Lesson Learned: Anger –Daniel

The one thing I acquired in the Marine Corps that has followed me into the civilian world is the emotion of anger. The smallest things make me uncomfortable and upset. For example, when people complain about the smallest, meaningless things. Examples of these are stolen valor, people who complain and bring out their emotions (drama), being rude, ignorance, etc. I become aware of my anger when my friends tell me to relax or calm down — or if I call out people for their actions. Many Americans don’t even pay attention to the news, nor do they have a clue what’s going on around the world. I believe our generation has contributed to the decline of America, which used to be the world’s greatest country.

For stolen valor, I have more frustration over a veteran than a civilian who lies about their service. When they tell lies to gain attention, I lose all respect for them. I believe they know what they are doing because of the path they take when they request their job to their recruiter. There is zero tolerance to lie about your job or be ashamed; you chose what you want to do. On the civilian side, I’m disappointed they would say things like that to get recognition and benefits. Many people don’t understand the hardships in certain situations that military members are in and certain freedoms that are taken away.

I was taught from my seniors to never use the military as a way to get attention for your own benefit; be humble for what you have done. I get steamed when people complain about their life in the military or certain situations. In all honesty, it sucks, but it’s not that bad. There is no reason for a veteran to complain vigorously and not be proud of what he has been able to do in the military. The real men who had the most hardship are WW2, Korean, Vietnam and other past American war vets. They didn’t have the benefits we have today, or the medical attention we get, or the technology we have to communicate with our family. Our new generation has failed at being grateful.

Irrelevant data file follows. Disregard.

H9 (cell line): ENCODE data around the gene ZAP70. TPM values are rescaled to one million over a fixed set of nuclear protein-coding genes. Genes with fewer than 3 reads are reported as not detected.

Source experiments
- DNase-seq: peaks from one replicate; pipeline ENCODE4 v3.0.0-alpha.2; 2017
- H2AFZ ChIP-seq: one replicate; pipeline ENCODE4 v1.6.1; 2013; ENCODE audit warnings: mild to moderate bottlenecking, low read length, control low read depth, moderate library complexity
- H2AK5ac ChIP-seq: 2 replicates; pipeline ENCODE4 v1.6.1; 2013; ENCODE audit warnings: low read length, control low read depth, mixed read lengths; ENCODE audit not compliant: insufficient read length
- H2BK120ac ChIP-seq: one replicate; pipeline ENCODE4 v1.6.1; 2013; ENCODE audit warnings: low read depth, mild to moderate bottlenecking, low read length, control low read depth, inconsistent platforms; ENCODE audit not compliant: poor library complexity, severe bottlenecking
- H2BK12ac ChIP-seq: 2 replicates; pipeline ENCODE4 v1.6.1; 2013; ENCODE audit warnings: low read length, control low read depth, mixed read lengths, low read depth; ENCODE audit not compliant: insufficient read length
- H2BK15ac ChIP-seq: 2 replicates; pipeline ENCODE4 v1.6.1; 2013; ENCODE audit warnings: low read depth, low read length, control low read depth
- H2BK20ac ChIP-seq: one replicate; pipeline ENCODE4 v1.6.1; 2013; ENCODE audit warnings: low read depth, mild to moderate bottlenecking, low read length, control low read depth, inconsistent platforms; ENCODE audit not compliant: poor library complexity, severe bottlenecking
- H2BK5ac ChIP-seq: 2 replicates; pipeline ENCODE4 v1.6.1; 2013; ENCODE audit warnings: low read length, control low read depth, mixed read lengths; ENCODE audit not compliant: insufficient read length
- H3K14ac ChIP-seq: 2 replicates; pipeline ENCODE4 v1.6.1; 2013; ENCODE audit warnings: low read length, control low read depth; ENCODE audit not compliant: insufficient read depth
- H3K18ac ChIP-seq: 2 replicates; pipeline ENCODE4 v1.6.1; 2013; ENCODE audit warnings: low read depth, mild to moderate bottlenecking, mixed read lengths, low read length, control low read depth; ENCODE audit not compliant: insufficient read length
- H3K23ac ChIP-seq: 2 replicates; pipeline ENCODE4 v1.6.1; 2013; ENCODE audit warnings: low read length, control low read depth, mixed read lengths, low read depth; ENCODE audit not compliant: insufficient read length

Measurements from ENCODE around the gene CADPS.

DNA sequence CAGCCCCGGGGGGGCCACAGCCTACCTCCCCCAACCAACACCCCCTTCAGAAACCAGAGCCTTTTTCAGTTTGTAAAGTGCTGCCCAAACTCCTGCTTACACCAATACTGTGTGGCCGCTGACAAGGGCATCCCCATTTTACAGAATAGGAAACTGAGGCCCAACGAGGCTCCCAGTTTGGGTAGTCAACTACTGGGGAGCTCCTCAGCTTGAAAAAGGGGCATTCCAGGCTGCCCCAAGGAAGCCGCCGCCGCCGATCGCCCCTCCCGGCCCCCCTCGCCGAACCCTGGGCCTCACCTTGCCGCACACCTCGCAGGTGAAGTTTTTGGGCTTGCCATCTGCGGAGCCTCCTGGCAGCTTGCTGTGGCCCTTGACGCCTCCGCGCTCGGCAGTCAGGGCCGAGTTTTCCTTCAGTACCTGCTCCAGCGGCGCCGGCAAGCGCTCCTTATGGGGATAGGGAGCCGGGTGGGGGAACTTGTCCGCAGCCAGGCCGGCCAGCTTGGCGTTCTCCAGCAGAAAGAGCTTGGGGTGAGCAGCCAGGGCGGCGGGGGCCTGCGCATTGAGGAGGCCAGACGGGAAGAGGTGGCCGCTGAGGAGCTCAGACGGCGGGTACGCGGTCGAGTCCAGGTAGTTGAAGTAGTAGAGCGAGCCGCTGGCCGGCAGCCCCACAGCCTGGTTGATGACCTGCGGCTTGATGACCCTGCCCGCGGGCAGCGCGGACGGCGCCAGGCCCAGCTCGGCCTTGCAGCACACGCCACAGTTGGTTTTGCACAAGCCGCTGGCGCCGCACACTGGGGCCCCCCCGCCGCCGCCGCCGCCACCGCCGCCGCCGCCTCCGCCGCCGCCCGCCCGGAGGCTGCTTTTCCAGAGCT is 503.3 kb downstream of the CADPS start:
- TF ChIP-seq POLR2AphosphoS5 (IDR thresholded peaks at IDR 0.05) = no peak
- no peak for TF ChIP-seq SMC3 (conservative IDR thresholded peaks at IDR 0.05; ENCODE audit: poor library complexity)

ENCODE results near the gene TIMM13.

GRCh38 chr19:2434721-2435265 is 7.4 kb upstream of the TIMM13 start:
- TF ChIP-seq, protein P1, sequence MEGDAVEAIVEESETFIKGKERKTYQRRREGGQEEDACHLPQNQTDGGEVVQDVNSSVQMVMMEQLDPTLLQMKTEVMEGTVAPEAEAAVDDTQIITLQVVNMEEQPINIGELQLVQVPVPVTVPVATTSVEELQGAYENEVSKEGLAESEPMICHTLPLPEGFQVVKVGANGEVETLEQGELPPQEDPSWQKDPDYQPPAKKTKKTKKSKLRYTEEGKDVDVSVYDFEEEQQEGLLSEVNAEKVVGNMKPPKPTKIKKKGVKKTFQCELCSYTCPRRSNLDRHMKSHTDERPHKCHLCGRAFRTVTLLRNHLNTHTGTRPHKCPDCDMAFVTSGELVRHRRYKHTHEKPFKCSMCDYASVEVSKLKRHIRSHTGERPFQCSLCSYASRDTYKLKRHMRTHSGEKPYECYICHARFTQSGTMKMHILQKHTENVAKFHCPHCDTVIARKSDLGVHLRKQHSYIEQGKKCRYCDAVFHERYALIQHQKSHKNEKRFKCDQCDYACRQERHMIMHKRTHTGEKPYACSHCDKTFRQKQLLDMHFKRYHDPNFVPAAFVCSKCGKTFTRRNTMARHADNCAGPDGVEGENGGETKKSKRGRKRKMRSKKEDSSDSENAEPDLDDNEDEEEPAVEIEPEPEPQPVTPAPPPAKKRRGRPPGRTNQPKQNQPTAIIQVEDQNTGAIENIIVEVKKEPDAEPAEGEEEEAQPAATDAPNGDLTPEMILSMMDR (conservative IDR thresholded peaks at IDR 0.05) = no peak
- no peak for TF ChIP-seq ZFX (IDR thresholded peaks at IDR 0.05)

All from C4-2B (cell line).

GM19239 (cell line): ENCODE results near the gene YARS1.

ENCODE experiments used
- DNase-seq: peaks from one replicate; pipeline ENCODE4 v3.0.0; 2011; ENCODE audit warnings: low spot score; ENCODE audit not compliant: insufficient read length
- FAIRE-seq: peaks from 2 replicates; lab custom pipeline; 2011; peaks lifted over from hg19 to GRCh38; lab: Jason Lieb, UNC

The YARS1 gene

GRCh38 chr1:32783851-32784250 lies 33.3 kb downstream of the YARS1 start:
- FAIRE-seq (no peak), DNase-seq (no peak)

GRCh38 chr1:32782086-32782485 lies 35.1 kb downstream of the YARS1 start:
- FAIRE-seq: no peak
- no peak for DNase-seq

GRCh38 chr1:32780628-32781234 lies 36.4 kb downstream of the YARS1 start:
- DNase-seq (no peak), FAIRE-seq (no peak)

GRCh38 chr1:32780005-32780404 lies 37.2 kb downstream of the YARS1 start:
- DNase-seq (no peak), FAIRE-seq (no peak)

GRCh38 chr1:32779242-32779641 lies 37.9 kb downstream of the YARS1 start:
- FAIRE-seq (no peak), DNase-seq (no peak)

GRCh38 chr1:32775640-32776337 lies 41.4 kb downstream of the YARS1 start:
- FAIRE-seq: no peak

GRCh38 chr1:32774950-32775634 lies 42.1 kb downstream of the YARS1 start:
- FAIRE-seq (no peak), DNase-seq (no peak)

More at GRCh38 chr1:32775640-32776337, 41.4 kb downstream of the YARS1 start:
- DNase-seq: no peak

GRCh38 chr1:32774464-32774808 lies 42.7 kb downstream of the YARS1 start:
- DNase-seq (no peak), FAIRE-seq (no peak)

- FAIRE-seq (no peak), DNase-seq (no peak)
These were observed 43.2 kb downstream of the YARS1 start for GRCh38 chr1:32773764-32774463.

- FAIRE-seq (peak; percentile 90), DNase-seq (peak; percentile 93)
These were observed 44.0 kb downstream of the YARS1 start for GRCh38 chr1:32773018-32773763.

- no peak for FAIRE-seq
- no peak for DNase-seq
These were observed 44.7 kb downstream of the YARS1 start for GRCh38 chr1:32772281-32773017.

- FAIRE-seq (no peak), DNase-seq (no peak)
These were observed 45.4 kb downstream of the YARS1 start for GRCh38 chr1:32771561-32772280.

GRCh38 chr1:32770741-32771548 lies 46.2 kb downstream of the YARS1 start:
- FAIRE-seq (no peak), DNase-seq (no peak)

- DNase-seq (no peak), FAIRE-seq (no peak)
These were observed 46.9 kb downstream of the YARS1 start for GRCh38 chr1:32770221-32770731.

A friend of mine I went to high school with was discharged 8 months before me. He told me something relevant that I remember to this day. He said to me that he understood how I felt, the feeling that everyone pisses you off, how they complain, crave, do ,say, no matter who they are. He said that they won’t understand what we went through. Those words have stayed with me since I joined UWSP; this is why I can’t help but be quiet in class. I have  blown up with rage over alcohol a couple of times since starting school, which isn’t a good remedy or excuse. I have, however, been learning how to control it. My friend has failed himself from his own anger by consuming alcohol consistently and spending his paycheck and valuable time on these vices. Unfortunately, he isn’t the only one.

In order to control this anger, I realized that I have to find certain things that keep my mind off this emotion. Examples of these can be the music I listen to, as well as playing video games, building model kits, and boxing, sex, drinking, going out to the range, and working out. I sometime have to make myself laugh as a stress reliever. My greatest stress relievers assist me every day from losing it on someone I always have the urge to fight. Once you have controlled this anger, you can keep this emotion out of your daily life and enjoy every possible moment.

If I could give advice to my generation of military members to cope with anger and outburst, I would have them look at themselves in the mirror. When they look at themselves, they should have the urgency to look past who they are, let go of the ignorance, learn to relax, and take everything as it is. Concentrate on the next part of your life, whether it’s a certain job, school, whatever it is. Life is too important to be angry; it is all right to be angry every once in a while, but don’t binge it. Learn to correct others in the most humble way possible; make them think they won’t change but will understand. Like I said, I have had friends who have made mistakes and continue to make them by using drugs or alcohol as a dependent to get through it and put the blame on. I encourage if you do have problems to actually see and get help.

In the end, we as veterans make our futures and have full responsibilities to not let our own emotions overwhelm us. In a way I am somewhat grateful to be angry; it does open my eyes and made me open-minded. It also influenced me to break barriers and gave me confidence in what I do to achieve goals in life.  Anger has shaped me; this is who I am, and I am not ashamed to be the person I am today.

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